An absolute grifter

The fact that the Left sees through Jordan Peterson doesn’t mean they are wrong:

Over the summer I read 12 Rules, his wildly popular self-help book. On Saturday I went to see him speak at the Logan Campbell Centre. Outside the venue, I spoke to people who had bought tickets in a genuine attempt to understand his appeal.

Dr Peterson’s fans have been stereotyped as angry young men lashing out at feminism, or older guys furious that their grip on societal power seems to be slipping.

That’s not the impression I got. One man told me Dr Peterson saved him from addiction. A couple of 20-year-olds said they felt disconnected from their generation and had finally found someone to look up to. Everyone who spoke to me was eloquent and reasoned, aware of the common criticisms of Dr Peterson and armed with decent counterarguments.

I don’t think they’re wrong for connecting with a public intellectual who has made cerebral topics like philosophy and mythology mainstream. I’m not angry with them.

I am angry with Dr Peterson, who has pulled off the greatest scam of our time.

I watched him pace around the stage on Saturday, listened to him ramble through half-baked ideas, and reached the conclusion that he is an absolute grifter.

He’s convinced millions of people that watching a middle-aged man pontificate for 90 minutes is akin to a religious experience. You can get that for free at any bar in the world.

I don’t think the people who like this guy are stupid. I think they’re lost and scared and desperate for someone to show them the way.

White men made up the majority of his audience on Saturday, a fact he mentioned during the Q&A segment in an incredibly defensive bad faith argument. He sneered at the idea that the demographics of a fanbase might be relevant information.

Notice how Jordan Peterson confirmed Milo’s criticism of him even as he tried to defend himself from it:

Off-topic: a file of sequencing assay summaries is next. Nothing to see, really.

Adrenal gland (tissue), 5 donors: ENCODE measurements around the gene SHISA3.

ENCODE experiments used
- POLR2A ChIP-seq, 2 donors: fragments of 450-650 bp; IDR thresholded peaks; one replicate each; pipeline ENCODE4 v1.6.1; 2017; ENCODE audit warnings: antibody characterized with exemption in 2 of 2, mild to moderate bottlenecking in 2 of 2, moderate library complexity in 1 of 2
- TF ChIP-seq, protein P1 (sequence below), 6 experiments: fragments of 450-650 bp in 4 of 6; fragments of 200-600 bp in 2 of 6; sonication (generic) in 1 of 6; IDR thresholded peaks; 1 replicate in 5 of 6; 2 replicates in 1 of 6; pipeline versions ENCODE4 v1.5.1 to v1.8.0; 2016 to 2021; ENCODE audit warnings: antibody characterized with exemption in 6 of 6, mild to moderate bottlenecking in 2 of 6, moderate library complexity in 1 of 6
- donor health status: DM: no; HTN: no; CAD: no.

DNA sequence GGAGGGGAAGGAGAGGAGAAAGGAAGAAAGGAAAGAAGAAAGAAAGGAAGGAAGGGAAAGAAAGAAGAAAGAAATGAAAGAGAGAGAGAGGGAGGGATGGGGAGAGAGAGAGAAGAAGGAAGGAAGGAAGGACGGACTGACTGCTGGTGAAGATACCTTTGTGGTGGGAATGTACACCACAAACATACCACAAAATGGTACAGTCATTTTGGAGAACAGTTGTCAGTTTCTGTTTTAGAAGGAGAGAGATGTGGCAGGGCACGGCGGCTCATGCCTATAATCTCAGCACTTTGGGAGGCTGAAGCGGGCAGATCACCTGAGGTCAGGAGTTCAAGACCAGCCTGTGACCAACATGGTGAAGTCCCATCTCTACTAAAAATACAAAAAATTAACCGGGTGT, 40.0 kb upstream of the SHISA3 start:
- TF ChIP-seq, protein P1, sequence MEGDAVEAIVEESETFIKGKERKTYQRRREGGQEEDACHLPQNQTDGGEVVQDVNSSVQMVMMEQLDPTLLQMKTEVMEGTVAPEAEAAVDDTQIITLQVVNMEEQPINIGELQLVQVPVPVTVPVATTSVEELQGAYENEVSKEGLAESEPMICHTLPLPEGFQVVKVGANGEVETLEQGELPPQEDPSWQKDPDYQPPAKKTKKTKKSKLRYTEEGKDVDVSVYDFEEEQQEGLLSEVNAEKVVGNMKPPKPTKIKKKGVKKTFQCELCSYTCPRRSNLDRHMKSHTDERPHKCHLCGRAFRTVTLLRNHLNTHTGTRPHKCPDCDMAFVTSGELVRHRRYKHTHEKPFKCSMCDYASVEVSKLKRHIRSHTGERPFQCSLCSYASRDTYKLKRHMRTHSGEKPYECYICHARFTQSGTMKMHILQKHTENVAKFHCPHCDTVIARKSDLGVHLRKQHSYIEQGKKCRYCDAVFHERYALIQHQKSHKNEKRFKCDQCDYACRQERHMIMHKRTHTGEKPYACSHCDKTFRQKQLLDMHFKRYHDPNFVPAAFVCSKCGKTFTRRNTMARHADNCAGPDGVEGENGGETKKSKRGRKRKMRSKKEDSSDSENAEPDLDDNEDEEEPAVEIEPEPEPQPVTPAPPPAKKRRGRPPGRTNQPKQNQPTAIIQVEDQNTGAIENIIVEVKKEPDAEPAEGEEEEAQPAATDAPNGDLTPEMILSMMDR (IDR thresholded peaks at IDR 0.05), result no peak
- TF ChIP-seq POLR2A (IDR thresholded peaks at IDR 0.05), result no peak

Dr Jordan Peterson defended himself on Australian TV this week after being hit by an unexpected question from far-right internet provocateur Milo Yiannopoulos. The 12 Rules for Life: An Antidote to Chaos author was a panellist on ABC’s Q&A on Monday night (local time), following his recent tour of New Zealand.

Yiannopoulos featured in a pre-recorded video, in which he attacked Dr Peterson for “betraying his allies” – specifically citing the Canadian clinical psychologist’s perceived silence on the controversies surrounding US judge Brett Kavanaugh and footage of Catholic school students facing off with a Native American protester.

“I don’t believe that I’m obliged to comment on absolutely everything that happens everywhere in the world,” replied Dr Peterson. “I don’t think that I am betraying my fundamental base… I’m also, by the way, not trying to talk to young men. I’m trying to talk to people. There’s been this idea generated in the news by news people who keep reading the news that other news people create that somehow I have a coterie of angry, young, white men surrounding me because they’re angry about feminism and about all these other ‘isms’, let’s say. I don’t see it like that at all.”

“You talk a good game about standing up for men and for boys and you’ve certainly amassed a big army of them, but a few of us have been wondering,” Yiannopoulos told Dr Peterson on Q&A.

“Can you explain why, although you talk a good game about standing up against social justice warriors and the ‘chaotic feminine’, when it comes down to it, you always seem to either fold, stay silent or betray your allies?”

Dr Peterson suggested in his response that Yiannopoulos had the wrong idea about him – just as he and his fans believe much of the news media has.

“I’m trying to suggest to people that their best bet in life – and this is men and women alike – is to adopt as much responsibility as they can for their own lives,” said Dr Peterson.

“Because that is where the meaning in life is to be found. The notion that that’s somehow a message that’s limited to young men is an absurd message.”

Got that, young men? The grifter you thought was your champion just cast you off. He’s got bigger cons to sell now.